In 1988, Prime Minister Brian Mulroney called an election, the purpose of which was straightforward. He was seeking a mandate from Canadians to do something which they had consistently and steadfastly refused to do for one hundred and twenty years: enter into a free trade agreement with the United States. One of the chief benefits of the agreement, he said, was that Canadians would be deluged with "jobs, jobs, jobs." Mulroney won the election; and, six years later, the FTA (Free Trade Agreement) morphed into NAFTA (the North American Free Trade Agreement) between Canada, the United States and Mexico.
From the perspective of twenty years ago, it would appear that Mulroney was, indeed, a prophet. According to a report in The Globe and Mail last week, the employment picture in Canada is the best it has been in thirty-three years: "Canada's jobless rate surprisingly fell to a thirty-three year low of 5.9% last month after employers added 51,000 jobs. Wages are rising at the fastest pace in a decade and labour shortages -- not tightening credit conditions -- are what's most worrying executives."
In the same week, a report written by Armine Yalnizyan for the Canadian Centre for Policy Alternatives, reached the following conclusion: "a surging economy has coincided with a process of redistributing incomes from the less affluent to the richest." After analysing data from Statistics Canada, Yalnizyan claimed that, "only the richest 5% enjoy the spoils of economic progress . . . and this is in the best economic times." Canadians have known good economic times before. But this time, said Yalnizyan, things are different: "Something significant is shifting in Canada. A generation ago, the gains from economic growth were more widespread, and the taxes generated by that era of prosperity financed investments across the country, in every neighbourhood, that enhanced the quality of life for all citizens."
My generation benefited directly from those investments. Governments built public schools, universities, roads, hospitals and community recreation facilities. And, when we followed the conventional wisdom and graduated from institutions of higher learning, lo and behold, there were jobs waiting for us. Moreover -- it now seems particularly quaint -- we only needed one of those jobs to pay the bills.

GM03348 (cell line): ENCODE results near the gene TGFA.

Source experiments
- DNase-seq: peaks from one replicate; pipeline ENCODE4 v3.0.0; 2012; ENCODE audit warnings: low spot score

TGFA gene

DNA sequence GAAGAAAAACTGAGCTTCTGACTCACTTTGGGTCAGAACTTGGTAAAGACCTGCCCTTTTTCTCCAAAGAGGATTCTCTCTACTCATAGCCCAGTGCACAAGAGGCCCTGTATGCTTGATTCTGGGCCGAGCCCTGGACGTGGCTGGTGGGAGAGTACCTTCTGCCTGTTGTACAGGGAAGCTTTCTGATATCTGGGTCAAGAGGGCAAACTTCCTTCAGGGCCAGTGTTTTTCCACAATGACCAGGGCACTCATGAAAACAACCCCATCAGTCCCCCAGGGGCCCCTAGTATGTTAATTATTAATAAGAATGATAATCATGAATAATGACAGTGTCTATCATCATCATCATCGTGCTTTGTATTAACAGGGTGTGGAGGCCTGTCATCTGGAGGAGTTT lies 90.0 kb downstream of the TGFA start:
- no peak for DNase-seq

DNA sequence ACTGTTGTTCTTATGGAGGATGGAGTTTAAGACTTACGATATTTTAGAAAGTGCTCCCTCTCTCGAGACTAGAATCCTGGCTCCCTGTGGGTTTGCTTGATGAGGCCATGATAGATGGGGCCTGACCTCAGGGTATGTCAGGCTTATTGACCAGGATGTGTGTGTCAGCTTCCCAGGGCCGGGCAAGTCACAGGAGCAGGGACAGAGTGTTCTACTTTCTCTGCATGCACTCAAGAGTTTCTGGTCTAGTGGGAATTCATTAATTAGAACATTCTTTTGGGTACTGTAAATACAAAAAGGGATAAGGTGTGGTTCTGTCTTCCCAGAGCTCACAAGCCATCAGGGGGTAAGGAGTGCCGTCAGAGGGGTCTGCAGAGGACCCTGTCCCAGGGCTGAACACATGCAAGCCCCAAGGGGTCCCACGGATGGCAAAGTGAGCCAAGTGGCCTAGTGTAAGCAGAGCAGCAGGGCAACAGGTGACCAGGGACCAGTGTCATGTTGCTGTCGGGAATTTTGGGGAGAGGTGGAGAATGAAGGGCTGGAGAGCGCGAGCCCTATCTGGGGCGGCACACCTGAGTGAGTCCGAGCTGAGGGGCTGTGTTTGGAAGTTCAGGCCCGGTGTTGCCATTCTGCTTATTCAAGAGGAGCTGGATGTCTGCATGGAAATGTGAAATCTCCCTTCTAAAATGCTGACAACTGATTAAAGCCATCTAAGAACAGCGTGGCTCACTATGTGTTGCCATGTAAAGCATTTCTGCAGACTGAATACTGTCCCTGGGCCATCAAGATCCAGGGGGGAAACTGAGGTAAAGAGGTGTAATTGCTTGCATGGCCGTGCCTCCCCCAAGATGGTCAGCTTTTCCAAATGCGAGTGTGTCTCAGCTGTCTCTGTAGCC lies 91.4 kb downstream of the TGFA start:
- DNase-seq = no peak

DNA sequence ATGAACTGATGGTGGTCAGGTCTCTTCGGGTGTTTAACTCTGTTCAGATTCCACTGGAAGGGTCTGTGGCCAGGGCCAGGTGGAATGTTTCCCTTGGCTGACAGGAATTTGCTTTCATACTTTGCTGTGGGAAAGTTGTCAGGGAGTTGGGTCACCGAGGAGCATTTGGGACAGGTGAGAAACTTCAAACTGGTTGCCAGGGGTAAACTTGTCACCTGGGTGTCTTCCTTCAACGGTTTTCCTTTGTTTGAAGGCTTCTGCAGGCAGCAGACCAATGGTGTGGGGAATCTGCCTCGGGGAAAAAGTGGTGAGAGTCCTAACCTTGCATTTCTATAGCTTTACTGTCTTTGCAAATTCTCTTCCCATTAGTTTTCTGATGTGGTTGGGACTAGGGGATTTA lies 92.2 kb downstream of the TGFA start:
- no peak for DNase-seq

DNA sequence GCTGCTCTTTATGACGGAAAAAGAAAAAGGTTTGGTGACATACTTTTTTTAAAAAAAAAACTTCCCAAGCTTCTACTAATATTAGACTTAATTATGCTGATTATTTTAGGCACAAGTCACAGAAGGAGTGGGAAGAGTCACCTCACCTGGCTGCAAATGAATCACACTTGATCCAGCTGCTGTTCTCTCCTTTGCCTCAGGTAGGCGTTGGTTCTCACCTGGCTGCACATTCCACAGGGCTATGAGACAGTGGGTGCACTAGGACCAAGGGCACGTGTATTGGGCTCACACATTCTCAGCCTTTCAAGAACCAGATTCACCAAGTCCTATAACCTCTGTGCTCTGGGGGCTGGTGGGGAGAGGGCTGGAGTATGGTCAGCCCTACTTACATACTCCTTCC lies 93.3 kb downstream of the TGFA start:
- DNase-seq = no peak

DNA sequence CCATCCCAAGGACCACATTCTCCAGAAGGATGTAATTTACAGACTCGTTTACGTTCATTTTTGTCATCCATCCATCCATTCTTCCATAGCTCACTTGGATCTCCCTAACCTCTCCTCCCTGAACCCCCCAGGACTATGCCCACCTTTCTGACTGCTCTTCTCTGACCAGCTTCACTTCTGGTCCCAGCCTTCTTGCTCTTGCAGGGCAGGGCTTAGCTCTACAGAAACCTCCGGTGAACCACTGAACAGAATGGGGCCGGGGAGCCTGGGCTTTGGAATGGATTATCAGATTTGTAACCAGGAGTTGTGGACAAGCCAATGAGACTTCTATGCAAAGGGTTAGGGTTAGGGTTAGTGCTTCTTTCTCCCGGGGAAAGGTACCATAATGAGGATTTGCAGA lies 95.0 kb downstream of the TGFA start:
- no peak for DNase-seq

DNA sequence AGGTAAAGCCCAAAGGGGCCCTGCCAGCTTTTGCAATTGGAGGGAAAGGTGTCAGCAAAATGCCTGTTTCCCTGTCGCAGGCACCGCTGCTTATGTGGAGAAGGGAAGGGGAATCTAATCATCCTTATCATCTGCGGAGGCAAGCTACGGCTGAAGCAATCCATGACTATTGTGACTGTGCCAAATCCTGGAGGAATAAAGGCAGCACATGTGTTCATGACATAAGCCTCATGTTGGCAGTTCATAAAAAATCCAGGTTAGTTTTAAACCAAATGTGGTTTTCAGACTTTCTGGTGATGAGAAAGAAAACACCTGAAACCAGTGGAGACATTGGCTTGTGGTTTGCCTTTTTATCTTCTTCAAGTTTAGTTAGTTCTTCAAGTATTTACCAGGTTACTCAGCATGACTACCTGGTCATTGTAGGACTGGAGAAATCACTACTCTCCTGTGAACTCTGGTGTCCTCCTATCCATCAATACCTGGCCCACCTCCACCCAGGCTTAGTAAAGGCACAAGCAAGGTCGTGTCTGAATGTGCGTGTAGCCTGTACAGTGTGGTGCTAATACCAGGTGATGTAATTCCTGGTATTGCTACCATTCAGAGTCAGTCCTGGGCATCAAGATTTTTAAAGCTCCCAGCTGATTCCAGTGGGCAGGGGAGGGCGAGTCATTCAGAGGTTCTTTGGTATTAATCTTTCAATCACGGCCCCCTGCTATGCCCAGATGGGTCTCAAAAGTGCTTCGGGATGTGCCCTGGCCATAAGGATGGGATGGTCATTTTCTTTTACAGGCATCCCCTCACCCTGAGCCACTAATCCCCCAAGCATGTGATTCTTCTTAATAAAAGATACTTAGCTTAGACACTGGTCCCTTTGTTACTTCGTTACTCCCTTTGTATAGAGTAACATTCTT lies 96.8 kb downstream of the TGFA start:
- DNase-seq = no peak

Our children face a much different world. In a column in Friday's New York Times, Bob Herbert cites a study which was released last spring. The study showed that "men who are now in their thirties earn less than their fathers' generation did at the same age. The median income for men in their thirties in 1974, in today's inflation adjusted dollars, was $40,210. According to the study, which used Census figures from 2004, those annual earnings have dropped to $35,010."
There are those who claim that this phenomenon is the inevitable consequence of free trade -- more jobs at lower salaries. Herbert claims that it is the consequence of a failure of imagination. "In the first two or three decades after World War II," he writes, "men and women of talent and vision gave us The Marshall Plan, the G.I. Bill, the interstate highway program, the Peace Corps, the space program, the civil rights movement and much more."
Our son recently returned home after having received an Honours B.A. and teaching for a year in South Korea. He then headed for Toronto, seeking a career. What he found was lots of jobs for $8 - $10 an hour --not enough to pay the bills. He is home now, where rent and food are free and he is working two jobs, hoping to eventually go to graduate school, where he can acquire marketable skills. And he is thinking of returning to Asia -- because, when he posted his resume on a website for teachers of English as a second language, within one night he got six inquiries from China and, within two days, three job offers from South Korea.
Well, some will say, his degree has opened doors for him. True. My wife and I have always encouraged our children to see the world. As someone who can earn a good living teaching in Asia or Europe or South America, he thinks of himself as a citizen of the world. And yet . . . there is something wrong with this picture. When Mike Harris slashed nursing jobs as part of the "Common Sense Revolution," he told those recently unemployed professionals, "Just as Hula Hoops went out and those workers would have to have a factory and a company that would manufacture something else that's in, it's the same in government, and you know, governments have put off these decisions for so many years, that restructuring sometimes is painful." Given the fact that, with an aging population the need for nurses surged, Mr. Harris was -- to put it charitably -- myopic.
We have lived for a generation with myopic leaders. Our son will make his way in the world. But there are so many more who have not had his advantages -- or who have not had the advantages we baby boomers have had. The late John Kenneth Galbraith loved to tell the story of how his father -- a small town Ontario teacher, farmer and politician -- during a local election, mounted a pile of manure and apologized to his audience for standing on his opponent's platform. If those good people had no trouble recognizing horse manure, neither should we.